Traditional Asian diet reduces diabetes risk and is “almost impossible” not to lose weight on
Want to reduce your risk of Type II diabetes and heart disease, and easily lose weight, all while enjoying plenty of delicious food? A traditional Asian diet could be just the ticket according to a new study.
A team of researchers from Joslin, the world’s largest diabetes research center, recently completed a 16-week randomized clinical trial looking at the effects of a traditional Asian diet on insulin resistance, a leading risk factor for developing Type II diabetes.
The study involved 24 East Asian Americans and 16 Caucasian Americans, and for the first eight weeks, all the participants ate a traditional Asian diet. “Three meals and one snack were included each day, and we made sure that they were nutritious as well as very tasty,” says Ka Hei Karen Lau, a Joslin dietitian and certified diabetes educator.
For the second eight weeks, 33 of the volunteers (20 Asian Americans and 13 Caucasian Americans) ate a typical low-fiber Western diet. Seven volunteers (4 Asian Americans and 3 Caucasian Americans) stayed on the traditional Asian diet to act as controls for the study.
As weight loss by itself can improve insulin resistance, the researchers adjusted individual diets to make sure that participants weights were kept relatively steady.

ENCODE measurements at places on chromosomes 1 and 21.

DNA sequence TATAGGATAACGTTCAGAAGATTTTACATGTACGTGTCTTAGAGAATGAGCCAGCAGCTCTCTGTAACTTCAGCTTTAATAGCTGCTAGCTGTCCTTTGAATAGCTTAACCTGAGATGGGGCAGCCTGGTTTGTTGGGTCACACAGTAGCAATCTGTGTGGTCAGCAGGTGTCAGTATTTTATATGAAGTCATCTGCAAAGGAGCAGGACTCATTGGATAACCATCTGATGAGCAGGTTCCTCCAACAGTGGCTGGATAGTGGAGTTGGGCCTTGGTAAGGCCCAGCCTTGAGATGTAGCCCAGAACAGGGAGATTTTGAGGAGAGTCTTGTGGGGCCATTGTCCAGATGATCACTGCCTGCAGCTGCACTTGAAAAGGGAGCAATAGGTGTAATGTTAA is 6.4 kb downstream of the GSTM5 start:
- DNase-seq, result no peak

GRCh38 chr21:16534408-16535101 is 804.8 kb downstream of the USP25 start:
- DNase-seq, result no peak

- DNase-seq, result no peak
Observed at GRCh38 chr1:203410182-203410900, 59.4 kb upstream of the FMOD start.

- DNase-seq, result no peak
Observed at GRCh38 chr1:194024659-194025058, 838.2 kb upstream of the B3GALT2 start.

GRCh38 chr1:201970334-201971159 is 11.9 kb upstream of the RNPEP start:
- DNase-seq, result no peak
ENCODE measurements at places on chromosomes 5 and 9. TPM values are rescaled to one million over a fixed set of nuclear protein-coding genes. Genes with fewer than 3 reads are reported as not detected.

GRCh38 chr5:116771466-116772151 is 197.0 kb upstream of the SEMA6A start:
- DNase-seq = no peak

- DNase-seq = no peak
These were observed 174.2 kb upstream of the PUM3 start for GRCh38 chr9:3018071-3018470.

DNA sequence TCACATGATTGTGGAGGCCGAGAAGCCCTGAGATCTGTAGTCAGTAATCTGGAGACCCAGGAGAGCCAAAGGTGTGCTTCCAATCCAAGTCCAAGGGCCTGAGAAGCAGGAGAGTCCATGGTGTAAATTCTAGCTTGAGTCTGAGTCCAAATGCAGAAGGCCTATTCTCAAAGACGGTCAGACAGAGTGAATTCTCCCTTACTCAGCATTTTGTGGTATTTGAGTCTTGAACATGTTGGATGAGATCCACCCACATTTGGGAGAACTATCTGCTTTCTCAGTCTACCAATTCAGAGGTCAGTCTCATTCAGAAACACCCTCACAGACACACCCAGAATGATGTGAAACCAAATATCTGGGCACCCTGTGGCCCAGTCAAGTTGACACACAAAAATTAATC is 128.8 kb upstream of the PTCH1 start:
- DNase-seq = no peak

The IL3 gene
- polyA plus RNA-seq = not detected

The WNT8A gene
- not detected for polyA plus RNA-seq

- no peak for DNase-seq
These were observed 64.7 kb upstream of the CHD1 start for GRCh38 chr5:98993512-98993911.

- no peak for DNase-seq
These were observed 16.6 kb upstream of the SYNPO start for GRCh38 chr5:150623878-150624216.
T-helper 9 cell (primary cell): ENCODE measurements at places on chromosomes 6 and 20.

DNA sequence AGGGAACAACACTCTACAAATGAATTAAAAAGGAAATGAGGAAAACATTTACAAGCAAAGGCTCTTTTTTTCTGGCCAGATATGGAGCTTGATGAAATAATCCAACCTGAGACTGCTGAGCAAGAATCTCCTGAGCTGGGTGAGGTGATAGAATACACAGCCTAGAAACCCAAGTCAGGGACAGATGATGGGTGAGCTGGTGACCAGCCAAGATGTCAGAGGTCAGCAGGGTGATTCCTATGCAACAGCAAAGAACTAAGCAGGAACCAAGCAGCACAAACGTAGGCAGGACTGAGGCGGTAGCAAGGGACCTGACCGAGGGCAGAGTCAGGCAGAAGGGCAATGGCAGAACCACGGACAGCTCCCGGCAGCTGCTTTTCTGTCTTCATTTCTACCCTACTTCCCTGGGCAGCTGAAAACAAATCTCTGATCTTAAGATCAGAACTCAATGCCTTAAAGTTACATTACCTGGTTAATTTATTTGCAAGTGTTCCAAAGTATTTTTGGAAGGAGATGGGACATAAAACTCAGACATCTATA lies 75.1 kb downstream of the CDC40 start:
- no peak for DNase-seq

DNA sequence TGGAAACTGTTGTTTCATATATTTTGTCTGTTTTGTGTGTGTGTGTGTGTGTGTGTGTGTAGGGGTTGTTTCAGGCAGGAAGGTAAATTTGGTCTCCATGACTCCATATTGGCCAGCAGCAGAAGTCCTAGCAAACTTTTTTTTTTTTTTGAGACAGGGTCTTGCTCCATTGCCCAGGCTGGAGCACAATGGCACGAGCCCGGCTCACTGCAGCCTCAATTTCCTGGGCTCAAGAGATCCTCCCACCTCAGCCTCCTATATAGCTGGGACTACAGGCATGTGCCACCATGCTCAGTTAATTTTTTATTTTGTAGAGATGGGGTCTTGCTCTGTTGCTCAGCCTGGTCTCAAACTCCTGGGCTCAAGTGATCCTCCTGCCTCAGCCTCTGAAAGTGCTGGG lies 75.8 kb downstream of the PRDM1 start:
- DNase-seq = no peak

However, maintaining those steady body weights was a challenge for trial participants, said George King, M.D., the senior author of the study. “It was almost impossible to prevent people from losing weight on the Asian diet, and that was not because the food wasn’t good!” he says. “And almost everybody gained weight on the western diet, and we had to work very hard so they didn’t gain too much.”
The researchers found that both Asian and Caucasian participants following the traditional Asian diet reduced their insulin resistance. And the Asian diet also helped lower their LDL cholesterol, a potential benefit for cardiovascular health.
The research team hopes to follow up in the future with a larger study that compares results of a traditional Asian diet with a Western diet and doesn’t try to control participant weight.
In the meantime, I’m off to make a stir-fry!